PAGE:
Shitsuke (improvement). Check how effective the system is. Eliminate problems and improve work processes.

How to implement changes with kaizen

This system strongly welcomes the PDCA (Plan – Do – Check – Act) approach, or as it is called, Deming – Schuchart management cycle. It is clear from the acronym that it consists of four stages:

Plan. Change should not be spontaneous, you must always first analyze the situation and draw up a strategy.

Take action. In the case of kaizen, this means trying to implement some small improvement.

Verify. Examine how the previous step affected the company’s work or personal results, compare indicators, talk to your colleagues who were affected by the changes.

Adjust. If necessary, you need to eliminate problems that have arisen, change your approach slightly, or abandon improvements altogether if they don’t work.

How to become more productive with kaizen

Initially this philosophy is aimed at companies and large industries, but its principles also work for each individual.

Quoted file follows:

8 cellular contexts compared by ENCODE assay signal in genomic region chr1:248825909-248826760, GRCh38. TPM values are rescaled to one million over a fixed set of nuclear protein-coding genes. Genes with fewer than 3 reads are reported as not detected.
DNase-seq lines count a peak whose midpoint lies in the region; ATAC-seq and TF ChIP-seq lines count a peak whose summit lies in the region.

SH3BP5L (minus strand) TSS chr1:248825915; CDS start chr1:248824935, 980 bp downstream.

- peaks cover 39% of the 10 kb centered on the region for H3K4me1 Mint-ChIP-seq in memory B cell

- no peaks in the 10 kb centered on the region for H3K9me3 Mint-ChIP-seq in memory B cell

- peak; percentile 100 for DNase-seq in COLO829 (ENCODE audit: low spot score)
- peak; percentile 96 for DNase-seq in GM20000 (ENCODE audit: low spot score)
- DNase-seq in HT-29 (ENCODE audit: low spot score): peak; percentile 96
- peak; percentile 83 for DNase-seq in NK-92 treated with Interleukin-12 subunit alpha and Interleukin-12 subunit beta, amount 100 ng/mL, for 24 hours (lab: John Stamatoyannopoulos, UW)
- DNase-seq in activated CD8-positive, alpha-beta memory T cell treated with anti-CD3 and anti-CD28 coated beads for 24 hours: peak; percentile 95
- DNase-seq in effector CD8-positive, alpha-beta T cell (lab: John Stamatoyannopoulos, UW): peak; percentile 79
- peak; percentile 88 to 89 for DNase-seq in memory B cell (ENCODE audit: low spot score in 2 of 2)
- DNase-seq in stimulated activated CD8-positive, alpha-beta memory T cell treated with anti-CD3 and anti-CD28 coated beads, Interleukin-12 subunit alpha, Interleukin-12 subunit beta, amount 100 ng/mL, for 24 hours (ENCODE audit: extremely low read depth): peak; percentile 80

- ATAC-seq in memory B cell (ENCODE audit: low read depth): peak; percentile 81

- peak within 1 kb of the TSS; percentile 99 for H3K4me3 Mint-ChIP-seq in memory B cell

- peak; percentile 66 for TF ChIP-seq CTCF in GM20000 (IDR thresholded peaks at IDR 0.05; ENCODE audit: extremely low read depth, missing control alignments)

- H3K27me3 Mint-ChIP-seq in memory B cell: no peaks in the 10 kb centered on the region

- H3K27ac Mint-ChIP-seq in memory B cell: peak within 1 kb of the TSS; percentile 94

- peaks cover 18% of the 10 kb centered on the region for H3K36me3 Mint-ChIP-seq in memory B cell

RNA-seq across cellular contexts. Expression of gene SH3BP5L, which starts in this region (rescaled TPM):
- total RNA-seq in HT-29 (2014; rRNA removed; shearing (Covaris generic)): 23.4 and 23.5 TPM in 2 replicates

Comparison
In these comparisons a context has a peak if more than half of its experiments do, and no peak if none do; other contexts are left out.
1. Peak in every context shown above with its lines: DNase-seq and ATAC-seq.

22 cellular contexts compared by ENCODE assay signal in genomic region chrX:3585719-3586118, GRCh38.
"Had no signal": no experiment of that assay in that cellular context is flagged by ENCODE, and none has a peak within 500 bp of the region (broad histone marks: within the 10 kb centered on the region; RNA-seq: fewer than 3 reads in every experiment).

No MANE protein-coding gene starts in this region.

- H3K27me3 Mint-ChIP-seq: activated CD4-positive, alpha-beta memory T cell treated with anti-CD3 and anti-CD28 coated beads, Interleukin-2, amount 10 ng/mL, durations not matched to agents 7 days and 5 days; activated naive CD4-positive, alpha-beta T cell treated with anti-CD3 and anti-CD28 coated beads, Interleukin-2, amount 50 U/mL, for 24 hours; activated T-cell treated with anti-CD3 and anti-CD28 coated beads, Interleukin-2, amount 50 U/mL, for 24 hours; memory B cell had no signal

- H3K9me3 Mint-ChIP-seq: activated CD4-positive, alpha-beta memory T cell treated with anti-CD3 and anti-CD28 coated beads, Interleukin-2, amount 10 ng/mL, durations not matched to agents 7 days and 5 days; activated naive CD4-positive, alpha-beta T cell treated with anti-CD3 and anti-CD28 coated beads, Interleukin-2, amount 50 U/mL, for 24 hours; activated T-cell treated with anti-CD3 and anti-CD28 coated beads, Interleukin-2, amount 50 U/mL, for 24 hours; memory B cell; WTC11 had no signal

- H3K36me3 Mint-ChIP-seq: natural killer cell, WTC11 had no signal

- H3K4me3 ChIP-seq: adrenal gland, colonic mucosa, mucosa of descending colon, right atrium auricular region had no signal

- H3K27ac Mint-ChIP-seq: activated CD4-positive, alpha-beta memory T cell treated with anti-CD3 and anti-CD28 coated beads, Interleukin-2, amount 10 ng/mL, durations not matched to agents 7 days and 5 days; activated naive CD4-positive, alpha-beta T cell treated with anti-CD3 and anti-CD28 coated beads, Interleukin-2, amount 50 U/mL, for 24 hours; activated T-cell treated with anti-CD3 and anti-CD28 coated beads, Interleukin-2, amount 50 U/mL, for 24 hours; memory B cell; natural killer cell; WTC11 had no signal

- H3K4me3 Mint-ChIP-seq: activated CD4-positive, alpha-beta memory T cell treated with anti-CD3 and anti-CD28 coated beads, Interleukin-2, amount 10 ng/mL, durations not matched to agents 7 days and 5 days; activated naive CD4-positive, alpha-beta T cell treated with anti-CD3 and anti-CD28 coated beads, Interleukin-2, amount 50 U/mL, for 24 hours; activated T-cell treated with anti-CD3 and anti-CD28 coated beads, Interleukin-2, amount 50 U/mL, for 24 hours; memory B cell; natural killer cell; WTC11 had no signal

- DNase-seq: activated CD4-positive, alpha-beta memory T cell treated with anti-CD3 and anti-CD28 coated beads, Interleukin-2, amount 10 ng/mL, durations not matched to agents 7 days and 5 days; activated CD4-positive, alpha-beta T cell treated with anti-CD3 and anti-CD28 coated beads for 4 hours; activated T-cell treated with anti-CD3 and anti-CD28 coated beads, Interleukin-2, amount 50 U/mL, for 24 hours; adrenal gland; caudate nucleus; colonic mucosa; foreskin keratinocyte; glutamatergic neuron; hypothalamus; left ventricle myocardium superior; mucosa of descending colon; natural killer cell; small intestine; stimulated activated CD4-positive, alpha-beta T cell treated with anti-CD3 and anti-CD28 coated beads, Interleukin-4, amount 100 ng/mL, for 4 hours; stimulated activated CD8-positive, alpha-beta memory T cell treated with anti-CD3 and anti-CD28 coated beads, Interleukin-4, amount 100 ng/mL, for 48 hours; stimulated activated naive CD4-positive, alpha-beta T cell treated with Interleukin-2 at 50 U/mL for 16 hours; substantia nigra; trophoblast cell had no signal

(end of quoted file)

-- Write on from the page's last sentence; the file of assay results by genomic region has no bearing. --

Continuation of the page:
Writer Robert Maurer, author of the book “Step by Step to Reach Your Goal. The kaizen method” and blogger Gail Kurzer-Myers offer several ideas for introducing kaizen into everyday life.

  1. Set small goals for yourself.

“Launch your business” or “start earning twice as much” sounds like something scary and impossible to achieve. But if you break those big goals down into lots of little ones, it’s much easier and clearer.

For example: “gather ideas for your business,” “research the market and competitors,” “calculate costs,” “make a business plan.” The more you manage to break up this huge block, the better.

You may already be familiar with this approach: in classic time management it is called “eating the elephant in pieces.

  1. Ask yourself little questions

Instructions along the lines of “Start practicing yoga every morning” don’t work well. But finding motivation and figuring out who you are helps if you ask the right questions: